If you cannot find differences in the uplink SF or downlinks, then I feel the improvement you saw indeed tells you that failing downlinks are not (all) to blame on the gateway. So even though the ethernet gateway seems to give you better results, you’d still have some investigation to do.

Aside: for Basic Station, does anyone know if TTN leaves the choice for RX1 or RX2 to the gateway?

Station will choose either RX1 or RX2 transmission parameters, whereby RX1 is preferred. If the frame arrives too late or the transmission spot is blocked, it will try RX2. To force a decision, the LNS can omit either the RX1 or the RX2 parameters.

Given one example message I found, it seems TTN forces a single choice indeed:

As we’re seeing in this thread, trying to debug a node without physical and administrative access to a gateway is an exercise in banging one’s head against a wall.

Apart from community groups that can share resources, buying a concentrator card is pretty much the “price of playing” if one wants to do much beyond build a copy of known good software/hardware.

It would be nice if that were not the case, but realistically, it is. The asker of this thread has now spent far more time being frustrated and driving to where another gateway is, than a concentrator would cost at even the most minimal wage.

I have to wonder if those numbers really capture the situation, it may include those who registered from a tentative interest. Actual active accounts versus gateways would be more interesting, but it still doesn’t show who is doing actual development.

However, for the node RX timing problem in specific, one actually can blip a gpio on both transmit and receive, and then use either a digital scope or a cheap USB logic analyzer to measure the time in between. It’s more complete and illustrative when the node is compared to the gateway, but one actually could compare the nodes RX to its own TX and the spec. The catch is that you need to find something that indicates that the packet has actually finished transmitting, or else externally calculate the packet duration and include that in the expected delay measured.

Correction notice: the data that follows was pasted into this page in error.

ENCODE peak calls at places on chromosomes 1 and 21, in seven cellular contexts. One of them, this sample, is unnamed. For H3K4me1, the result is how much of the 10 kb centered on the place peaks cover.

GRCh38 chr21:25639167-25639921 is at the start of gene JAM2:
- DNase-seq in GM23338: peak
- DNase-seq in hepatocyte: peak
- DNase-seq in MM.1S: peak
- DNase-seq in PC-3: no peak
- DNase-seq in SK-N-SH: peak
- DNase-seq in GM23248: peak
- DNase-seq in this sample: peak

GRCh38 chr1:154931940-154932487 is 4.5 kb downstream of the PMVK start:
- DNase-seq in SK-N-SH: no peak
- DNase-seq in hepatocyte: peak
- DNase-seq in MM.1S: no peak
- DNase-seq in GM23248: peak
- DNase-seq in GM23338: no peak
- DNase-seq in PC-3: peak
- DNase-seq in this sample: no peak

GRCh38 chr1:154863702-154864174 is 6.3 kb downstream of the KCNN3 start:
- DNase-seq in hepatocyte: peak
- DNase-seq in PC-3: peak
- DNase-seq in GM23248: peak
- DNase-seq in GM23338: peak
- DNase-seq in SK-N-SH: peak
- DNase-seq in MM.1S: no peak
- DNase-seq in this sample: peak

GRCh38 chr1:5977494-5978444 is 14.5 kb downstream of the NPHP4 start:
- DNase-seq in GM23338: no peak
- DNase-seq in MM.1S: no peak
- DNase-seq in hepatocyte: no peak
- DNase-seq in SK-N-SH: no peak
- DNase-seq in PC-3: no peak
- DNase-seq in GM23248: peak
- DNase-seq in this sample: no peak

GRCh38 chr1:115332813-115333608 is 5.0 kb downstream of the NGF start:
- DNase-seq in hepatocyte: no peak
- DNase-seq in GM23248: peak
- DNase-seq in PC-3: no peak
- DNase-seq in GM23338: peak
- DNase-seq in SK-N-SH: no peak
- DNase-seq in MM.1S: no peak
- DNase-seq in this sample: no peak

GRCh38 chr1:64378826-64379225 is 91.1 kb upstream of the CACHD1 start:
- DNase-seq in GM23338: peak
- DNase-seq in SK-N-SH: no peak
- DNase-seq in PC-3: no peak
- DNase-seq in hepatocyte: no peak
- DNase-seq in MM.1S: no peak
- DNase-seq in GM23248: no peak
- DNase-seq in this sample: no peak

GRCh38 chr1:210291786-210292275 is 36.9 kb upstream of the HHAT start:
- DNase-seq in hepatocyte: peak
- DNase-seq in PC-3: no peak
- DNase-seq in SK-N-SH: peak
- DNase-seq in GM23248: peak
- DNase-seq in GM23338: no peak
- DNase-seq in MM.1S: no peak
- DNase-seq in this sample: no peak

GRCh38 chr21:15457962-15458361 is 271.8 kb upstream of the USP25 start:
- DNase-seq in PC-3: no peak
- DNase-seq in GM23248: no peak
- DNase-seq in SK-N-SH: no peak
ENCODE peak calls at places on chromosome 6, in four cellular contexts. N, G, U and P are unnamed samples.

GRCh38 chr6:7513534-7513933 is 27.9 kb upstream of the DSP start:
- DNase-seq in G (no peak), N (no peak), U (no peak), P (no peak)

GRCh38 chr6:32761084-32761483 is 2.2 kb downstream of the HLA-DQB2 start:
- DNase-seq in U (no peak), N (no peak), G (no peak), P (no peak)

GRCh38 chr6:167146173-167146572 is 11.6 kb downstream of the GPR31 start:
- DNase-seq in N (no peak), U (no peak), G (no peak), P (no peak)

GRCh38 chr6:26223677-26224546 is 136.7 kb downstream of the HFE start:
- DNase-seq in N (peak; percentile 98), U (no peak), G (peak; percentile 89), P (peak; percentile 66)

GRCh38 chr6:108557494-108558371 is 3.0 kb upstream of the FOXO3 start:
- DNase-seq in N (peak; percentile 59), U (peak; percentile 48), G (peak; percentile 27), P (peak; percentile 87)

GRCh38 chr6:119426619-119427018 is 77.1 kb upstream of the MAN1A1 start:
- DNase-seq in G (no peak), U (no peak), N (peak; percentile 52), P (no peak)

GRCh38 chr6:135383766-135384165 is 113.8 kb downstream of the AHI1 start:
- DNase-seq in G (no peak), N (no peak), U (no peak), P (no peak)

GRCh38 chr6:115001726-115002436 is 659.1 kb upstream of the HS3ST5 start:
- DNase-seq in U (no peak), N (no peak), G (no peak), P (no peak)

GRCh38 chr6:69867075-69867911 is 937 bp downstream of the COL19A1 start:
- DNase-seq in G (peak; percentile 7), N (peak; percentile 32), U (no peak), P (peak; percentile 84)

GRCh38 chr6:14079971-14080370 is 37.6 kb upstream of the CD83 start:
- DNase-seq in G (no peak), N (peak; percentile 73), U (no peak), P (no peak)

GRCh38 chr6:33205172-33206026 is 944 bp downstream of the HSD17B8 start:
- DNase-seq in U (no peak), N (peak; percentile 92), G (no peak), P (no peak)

Sure, if you have them and can use them. But there are many many modules with marketing materials designed to seduce that only require a USB cable and the ability to download software.

I talked to Wienke Giezeman at the Reading conference last autumn about this - his feeling is that there are sufficient materials to inform - I disagree and I think it leaves some people who could champion LoRaWAN somewhat disillusioned & misinformed.

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A USB-based logic analyzer suitable for measuring node timing costs around $10 and works with sigrok/pulseview open source software.

Many toys on Amazon / BangGood / AliExpress / Farnell / Digikey / etc etc

It’s the learning curve that’s the issue.

I think the only solution is to direct people towards known good solutions for them to cut their teeth on before diving in at the deep end.

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True when things work as expected.
But when they don’t, having to dive in is evident.

In such cases a ‘What to check if’ type of checklist would be useful, especially for the less experienced.
(But I haven’t come accross one yet.)

Such tools usually require some background in electronics, which many TTN users do not have.